I have been working this past year on an effort to encourage people to say the words “labor union” (without epithet) at their place of worship the weekend before Labor Day. My favorite encounter came this summer. I was at a worker justice rally in downtown Raleigh one Monday, handing out snappy fliers with a picture of an apple pie. The flier read “Labor Day is as American as apple pie. So are labor unions!” I spotted a labor trailblazer in a group of people, so I waited politely for my turn to talk to him. I flashed my smile and pulled out a flier, with flourish. He looked at it and said, without a blink, “Do you have a union?” “No,” I answered back. “Why not?” he asked. Huh. Read more
In May 1970, a 23-year-old black Vietnam veteran, Henry Marrow, was killed in Oxford, NC. The circumstances of his death, and the subsequent acquittal of his accused killers by an all-white jury, touched off riots and arson in Oxford, including the firebombing of a tobacco warehouse that sat almost across the street from where this sermon was preached. I (Kara Slade) wrote it with one eye toward the events in Ferguson, MO, and the other towards the history of the community in which I hoped to bring a word of confession, conviction, and hope. The following sermon, delivered on August 17, 2014 at St. Stephen’s Episcopal Church in Oxford and based on the RCL New Testament texts for the day [Matthew 15:10-28 and Romans 11:1-2a, 29-32], is the result.
In Christ there is no East or West,
In Him no South or North;
But one great fellowship of love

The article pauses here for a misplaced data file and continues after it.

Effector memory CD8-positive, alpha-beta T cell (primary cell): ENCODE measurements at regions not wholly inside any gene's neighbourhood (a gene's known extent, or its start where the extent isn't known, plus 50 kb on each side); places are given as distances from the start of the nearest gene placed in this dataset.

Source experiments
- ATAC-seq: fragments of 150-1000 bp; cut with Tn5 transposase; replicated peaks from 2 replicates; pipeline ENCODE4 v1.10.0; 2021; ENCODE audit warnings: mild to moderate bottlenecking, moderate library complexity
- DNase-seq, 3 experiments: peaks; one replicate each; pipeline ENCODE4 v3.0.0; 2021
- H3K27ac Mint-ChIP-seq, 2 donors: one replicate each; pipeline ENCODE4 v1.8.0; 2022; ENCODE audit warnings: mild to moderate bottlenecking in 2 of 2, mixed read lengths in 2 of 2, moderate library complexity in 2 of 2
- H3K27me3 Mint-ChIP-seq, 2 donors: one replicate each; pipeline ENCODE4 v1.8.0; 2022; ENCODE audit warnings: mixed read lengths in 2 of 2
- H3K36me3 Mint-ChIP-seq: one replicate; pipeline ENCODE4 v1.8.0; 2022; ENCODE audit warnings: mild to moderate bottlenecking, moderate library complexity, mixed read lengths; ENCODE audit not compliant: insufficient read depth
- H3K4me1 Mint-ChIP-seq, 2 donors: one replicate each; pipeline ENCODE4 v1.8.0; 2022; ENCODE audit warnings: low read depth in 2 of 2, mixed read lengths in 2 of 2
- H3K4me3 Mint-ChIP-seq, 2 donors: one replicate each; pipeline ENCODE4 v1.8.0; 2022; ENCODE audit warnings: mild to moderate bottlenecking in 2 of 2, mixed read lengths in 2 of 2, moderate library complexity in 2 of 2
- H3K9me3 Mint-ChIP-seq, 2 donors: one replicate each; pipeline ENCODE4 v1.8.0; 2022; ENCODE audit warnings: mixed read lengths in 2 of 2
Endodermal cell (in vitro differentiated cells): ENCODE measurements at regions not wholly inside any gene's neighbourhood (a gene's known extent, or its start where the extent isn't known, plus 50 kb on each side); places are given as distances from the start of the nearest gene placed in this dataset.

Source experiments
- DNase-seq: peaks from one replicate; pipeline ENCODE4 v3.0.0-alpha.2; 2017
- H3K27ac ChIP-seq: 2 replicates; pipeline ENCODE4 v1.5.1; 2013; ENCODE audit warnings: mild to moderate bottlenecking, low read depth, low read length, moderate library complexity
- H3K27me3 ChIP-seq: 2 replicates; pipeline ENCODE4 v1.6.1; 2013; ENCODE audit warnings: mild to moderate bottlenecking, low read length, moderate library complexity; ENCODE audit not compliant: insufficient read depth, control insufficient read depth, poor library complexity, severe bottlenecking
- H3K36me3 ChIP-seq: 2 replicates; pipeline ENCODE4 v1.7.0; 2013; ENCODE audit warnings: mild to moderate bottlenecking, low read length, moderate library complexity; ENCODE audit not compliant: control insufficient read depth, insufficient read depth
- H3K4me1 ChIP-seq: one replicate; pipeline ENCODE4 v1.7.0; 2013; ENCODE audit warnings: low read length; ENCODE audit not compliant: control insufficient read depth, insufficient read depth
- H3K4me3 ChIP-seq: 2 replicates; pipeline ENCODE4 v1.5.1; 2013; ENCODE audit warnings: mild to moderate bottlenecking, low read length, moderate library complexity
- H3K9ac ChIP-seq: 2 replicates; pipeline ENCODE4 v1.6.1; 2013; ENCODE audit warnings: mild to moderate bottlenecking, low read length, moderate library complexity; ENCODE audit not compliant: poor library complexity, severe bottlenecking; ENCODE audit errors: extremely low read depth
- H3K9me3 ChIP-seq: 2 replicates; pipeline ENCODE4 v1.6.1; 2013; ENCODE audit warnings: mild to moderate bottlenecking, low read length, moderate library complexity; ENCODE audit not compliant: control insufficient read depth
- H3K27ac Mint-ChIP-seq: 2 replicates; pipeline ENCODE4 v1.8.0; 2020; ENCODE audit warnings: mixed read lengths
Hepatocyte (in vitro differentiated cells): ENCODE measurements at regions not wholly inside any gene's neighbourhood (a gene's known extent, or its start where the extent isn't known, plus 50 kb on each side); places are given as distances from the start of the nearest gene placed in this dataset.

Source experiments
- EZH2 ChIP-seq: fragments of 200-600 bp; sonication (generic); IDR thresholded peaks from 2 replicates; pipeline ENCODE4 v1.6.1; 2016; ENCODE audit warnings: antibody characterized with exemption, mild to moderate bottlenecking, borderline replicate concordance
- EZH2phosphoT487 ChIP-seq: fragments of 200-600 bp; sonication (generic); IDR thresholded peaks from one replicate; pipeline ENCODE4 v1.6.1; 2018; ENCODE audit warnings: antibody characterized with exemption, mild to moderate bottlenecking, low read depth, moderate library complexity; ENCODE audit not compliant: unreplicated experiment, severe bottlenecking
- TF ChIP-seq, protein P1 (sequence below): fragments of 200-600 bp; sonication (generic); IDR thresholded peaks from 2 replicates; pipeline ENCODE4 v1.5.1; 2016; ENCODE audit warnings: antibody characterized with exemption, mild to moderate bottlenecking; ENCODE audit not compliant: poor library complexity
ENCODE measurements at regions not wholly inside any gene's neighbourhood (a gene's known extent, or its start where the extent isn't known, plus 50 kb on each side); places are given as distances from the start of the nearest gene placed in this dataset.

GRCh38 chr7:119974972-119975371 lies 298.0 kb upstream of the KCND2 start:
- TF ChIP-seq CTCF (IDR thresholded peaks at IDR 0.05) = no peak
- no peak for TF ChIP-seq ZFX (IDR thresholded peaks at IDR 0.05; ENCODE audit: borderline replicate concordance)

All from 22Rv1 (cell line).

Throughout the whole wide earth.
Join hands, then, members of the faith,
Whatever your race may be!
Who serves my Father as His child
Is surely kin to me.
In the name of the Father, and of the Son, and of the Holy Spirit. Amen.
I’d like to begin this morning by noting that there are some sermons that I’m excited to preach, some words that I can’t wait to get up here in the pulpit and share with you. This sermon is not that. To be honest with you, I’m terrified this morning. I’m terrified because the word that the Holy Spirit gave me to give to you is one that might touch on some painful things. But just as a surgeon causes pain in the process of healing an illness, sometimes the proclamation of Word of God can be the same way. All I know is, what I can’t do is ignore those painful places and hope that they go away on their own – because they very obviously won’t. I can’t get up here and pretend that what happened this week didn’t happen, and that what has happened in the past in our own community never happened either. Read more